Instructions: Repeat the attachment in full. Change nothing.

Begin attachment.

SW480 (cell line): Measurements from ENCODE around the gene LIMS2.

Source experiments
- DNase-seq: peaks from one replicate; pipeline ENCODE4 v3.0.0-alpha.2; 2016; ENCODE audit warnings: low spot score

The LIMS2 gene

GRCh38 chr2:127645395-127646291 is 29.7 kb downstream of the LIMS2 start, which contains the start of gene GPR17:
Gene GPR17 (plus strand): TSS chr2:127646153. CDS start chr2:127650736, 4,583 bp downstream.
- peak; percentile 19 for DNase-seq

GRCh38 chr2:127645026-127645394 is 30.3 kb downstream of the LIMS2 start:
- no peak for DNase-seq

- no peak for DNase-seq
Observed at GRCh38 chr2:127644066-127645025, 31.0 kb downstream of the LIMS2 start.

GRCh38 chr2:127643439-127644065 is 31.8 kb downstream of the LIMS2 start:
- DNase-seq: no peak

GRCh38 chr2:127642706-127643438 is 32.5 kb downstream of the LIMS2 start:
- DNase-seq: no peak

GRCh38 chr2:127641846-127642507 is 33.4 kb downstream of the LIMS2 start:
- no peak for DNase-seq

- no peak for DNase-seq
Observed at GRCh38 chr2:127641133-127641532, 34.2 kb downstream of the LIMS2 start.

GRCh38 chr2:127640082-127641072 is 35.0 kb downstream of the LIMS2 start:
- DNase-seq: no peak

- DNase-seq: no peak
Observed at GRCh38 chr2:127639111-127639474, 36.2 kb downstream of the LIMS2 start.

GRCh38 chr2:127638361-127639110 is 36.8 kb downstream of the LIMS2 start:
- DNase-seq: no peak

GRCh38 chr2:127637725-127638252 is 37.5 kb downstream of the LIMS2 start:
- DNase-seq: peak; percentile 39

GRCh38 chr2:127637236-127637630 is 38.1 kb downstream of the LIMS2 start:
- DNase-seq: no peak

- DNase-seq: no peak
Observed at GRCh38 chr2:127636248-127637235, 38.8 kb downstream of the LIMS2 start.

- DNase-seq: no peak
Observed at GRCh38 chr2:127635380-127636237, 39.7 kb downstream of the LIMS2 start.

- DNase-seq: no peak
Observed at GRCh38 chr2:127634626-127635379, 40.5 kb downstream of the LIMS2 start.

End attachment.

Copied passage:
SW480 (cell line): Measurements from ENCODE around the gene LIMS2.

Source experiments
- DNase-seq: peaks from one replicate; pipeline ENCODE4 v3.0.0-alpha.2; 2016; ENCODE audit warnings: low spot score

The LIMS2 gene

GRCh38 chr2:127645395-127646291 is 29.7 kb downstream of the LIMS2 start, which contains the start of gene GPR17:
Gene GPR17 (plus strand): TSS chr2:127646153. CDS start chr2:127650736, 4,583 bp downstream.
- peak; percentile 19 for DNase-seq

GRCh38 chr2:127645026-127645394 is 30.3 kb downstream of the LIMS2 start:
- no peak for DNase-seq

- no peak for DNase-seq
Observed at GRCh38 chr2:127644066-127645025, 31.0 kb downstream of the LIMS2 start.

GRCh38 chr2:127643439-127644065 is 31.8 kb downstream of the LIMS2 start:
- DNase-seq: no peak

GRCh38 chr2:127642706-127643438 is 32.5 kb downstream of the LIMS2 start:
- DNase-seq: no peak

GRCh38 chr2:127641846-127642507 is 33.4 kb downstream of the LIMS2 start:
- no peak for DNase-seq

- no peak for DNase-seq
Observed at GRCh38 chr2:127641133-127641532, 34.2 kb downstream of the LIMS2 start.

GRCh38 chr2:127640082-127641072 is 35.0 kb downstream of the LIMS2 start:
- DNase-seq: no peak

- DNase-seq: no peak
Observed at GRCh38 chr2:127639111-127639474, 36.2 kb downstream of the LIMS2 start.

GRCh38 chr2:127638361-127639110 is 36.8 kb downstream of the LIMS2 start:
- DNase-seq: no peak

GRCh38 chr2:127637725-127638252 is 37.5 kb downstream of the LIMS2 start:
- DNase-seq: peak; percentile 39

GRCh38 chr2:127637236-127637630 is 38.1 kb downstream of the LIMS2 start:
- DNase-seq: no peak

- DNase-seq: no peak
Observed at GRCh38 chr2:127636248-127637235, 38.8 kb downstream of the LIMS2 start.

- DNase-seq: no peak
Observed at GRCh38 chr2:127635380-127636237, 39.7 kb downstream of the LIMS2 start.

- DNase-seq: no peak
Observed at GRCh38 chr2:127634626-127635379, 40.5 kb downstream of the LIMS2 start.